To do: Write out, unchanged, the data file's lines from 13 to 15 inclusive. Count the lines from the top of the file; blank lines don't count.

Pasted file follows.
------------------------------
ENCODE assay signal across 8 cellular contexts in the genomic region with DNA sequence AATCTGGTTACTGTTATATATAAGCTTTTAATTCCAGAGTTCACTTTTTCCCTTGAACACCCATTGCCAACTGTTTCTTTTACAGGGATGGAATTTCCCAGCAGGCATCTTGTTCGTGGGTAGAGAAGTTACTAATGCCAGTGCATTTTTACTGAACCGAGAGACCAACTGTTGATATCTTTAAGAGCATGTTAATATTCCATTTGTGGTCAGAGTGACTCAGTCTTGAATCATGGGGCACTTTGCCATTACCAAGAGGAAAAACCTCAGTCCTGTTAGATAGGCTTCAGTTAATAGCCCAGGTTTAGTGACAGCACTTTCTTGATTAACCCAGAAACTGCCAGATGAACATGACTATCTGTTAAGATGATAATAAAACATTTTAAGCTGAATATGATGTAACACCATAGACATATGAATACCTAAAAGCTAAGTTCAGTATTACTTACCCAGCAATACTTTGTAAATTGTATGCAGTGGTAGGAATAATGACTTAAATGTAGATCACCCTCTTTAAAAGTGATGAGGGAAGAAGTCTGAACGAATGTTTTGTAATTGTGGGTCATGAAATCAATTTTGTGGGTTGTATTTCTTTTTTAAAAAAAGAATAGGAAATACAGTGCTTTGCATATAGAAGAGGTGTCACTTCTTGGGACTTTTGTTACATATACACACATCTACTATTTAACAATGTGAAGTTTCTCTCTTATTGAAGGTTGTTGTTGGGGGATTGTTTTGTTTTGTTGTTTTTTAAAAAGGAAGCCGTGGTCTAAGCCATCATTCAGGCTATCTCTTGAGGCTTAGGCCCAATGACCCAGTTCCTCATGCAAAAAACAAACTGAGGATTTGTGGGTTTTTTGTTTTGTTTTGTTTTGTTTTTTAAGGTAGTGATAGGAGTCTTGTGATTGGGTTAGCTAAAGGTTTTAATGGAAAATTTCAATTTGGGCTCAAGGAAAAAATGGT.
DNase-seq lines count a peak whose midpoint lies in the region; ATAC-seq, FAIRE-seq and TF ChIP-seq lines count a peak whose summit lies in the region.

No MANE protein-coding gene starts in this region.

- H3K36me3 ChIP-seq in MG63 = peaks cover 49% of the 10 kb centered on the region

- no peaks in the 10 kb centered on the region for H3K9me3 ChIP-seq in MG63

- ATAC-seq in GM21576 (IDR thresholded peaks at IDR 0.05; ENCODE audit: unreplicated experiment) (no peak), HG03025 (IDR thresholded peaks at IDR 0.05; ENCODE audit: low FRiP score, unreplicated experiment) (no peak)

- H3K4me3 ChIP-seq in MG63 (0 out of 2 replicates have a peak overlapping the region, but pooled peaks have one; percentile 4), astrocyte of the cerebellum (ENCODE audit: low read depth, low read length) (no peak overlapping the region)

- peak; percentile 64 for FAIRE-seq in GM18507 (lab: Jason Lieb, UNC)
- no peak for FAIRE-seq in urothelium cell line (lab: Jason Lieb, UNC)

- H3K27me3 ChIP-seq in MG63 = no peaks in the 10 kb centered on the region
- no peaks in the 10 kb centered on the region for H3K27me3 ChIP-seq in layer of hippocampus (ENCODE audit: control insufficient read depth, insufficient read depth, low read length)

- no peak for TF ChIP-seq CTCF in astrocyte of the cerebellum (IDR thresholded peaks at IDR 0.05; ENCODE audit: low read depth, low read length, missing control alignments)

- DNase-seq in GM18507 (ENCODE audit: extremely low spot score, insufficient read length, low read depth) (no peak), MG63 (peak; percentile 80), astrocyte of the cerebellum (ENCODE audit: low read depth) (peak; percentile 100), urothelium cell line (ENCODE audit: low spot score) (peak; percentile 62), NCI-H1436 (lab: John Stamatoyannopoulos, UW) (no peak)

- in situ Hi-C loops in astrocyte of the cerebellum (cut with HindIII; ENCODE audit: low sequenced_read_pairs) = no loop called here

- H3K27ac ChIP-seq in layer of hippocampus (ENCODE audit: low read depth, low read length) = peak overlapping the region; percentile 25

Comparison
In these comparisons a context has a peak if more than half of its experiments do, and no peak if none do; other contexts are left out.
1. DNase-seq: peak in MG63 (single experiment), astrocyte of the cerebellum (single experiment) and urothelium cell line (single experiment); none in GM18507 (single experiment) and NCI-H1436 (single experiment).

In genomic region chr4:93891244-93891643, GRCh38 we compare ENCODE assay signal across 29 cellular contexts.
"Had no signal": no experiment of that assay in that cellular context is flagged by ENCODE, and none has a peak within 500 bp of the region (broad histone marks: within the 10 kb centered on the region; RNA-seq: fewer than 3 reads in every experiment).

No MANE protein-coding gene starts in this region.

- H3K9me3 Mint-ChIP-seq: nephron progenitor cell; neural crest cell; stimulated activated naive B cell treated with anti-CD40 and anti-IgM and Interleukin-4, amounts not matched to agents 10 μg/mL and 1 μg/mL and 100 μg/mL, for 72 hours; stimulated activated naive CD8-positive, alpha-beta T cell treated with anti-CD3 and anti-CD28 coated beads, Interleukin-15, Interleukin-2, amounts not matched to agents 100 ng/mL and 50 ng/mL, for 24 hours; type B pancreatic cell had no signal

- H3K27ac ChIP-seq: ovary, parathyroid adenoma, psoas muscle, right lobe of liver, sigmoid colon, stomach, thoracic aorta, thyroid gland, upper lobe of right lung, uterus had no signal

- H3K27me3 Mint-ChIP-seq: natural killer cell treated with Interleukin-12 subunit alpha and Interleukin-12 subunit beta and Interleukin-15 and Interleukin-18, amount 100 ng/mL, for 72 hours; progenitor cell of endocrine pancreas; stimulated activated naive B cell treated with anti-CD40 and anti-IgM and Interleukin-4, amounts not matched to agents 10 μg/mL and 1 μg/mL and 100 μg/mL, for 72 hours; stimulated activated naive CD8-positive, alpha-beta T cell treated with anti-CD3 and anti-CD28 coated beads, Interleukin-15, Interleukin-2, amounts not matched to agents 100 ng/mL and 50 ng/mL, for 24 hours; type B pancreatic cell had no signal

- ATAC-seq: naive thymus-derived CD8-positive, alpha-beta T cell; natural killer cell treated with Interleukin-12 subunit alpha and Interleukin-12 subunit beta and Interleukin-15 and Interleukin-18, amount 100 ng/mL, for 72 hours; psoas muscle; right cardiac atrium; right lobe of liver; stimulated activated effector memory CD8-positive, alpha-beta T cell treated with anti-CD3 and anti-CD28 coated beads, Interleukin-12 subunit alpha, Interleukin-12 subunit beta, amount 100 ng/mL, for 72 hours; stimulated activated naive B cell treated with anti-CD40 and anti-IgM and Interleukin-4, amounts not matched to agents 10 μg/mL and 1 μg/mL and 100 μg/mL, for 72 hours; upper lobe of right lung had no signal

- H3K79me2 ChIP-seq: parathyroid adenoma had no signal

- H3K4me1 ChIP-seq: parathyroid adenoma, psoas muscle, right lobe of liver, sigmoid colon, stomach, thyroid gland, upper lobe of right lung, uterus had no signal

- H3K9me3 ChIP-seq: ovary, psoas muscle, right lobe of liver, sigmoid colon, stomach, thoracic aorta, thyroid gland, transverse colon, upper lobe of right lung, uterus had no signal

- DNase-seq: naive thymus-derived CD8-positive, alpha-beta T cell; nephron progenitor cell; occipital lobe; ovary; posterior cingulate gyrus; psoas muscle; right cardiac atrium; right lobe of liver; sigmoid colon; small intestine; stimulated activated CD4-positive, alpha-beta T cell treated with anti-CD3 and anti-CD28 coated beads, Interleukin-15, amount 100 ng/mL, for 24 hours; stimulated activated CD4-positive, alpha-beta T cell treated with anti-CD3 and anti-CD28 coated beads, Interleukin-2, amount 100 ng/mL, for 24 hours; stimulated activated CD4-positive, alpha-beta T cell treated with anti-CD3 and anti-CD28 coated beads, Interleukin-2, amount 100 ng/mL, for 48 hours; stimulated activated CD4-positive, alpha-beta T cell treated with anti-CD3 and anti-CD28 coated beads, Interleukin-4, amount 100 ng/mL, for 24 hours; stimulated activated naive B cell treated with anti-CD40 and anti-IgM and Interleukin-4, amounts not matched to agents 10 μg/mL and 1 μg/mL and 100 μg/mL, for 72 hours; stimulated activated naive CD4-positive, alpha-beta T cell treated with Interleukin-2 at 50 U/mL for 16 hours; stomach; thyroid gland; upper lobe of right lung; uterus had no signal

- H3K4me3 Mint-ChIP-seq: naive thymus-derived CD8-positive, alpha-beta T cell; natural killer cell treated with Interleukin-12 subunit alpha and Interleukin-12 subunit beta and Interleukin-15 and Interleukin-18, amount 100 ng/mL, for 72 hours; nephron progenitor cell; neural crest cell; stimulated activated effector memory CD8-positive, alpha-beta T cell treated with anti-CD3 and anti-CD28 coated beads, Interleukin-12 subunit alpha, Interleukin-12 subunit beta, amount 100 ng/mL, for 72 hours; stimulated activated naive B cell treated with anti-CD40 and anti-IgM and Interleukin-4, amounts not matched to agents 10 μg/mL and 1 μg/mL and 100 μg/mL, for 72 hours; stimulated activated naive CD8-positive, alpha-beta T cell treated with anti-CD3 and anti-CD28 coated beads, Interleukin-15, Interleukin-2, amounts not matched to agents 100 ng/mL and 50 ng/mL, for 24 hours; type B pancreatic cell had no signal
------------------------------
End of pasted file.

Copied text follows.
- DNase-seq in GM18507 (ENCODE audit: extremely low spot score, insufficient read length, low read depth) (no peak), MG63 (peak; percentile 80), astrocyte of the cerebellum (ENCODE audit: low read depth) (peak; percentile 100), urothelium cell line (ENCODE audit: low spot score) (peak; percentile 62), NCI-H1436 (lab: John Stamatoyannopoulos, UW) (no peak)

- in situ Hi-C loops in astrocyte of the cerebellum (cut with HindIII; ENCODE audit: low sequenced_read_pairs) = no loop called here

- H3K27ac ChIP-seq in layer of hippocampus (ENCODE audit: low read depth, low read length) = peak overlapping the region; percentile 25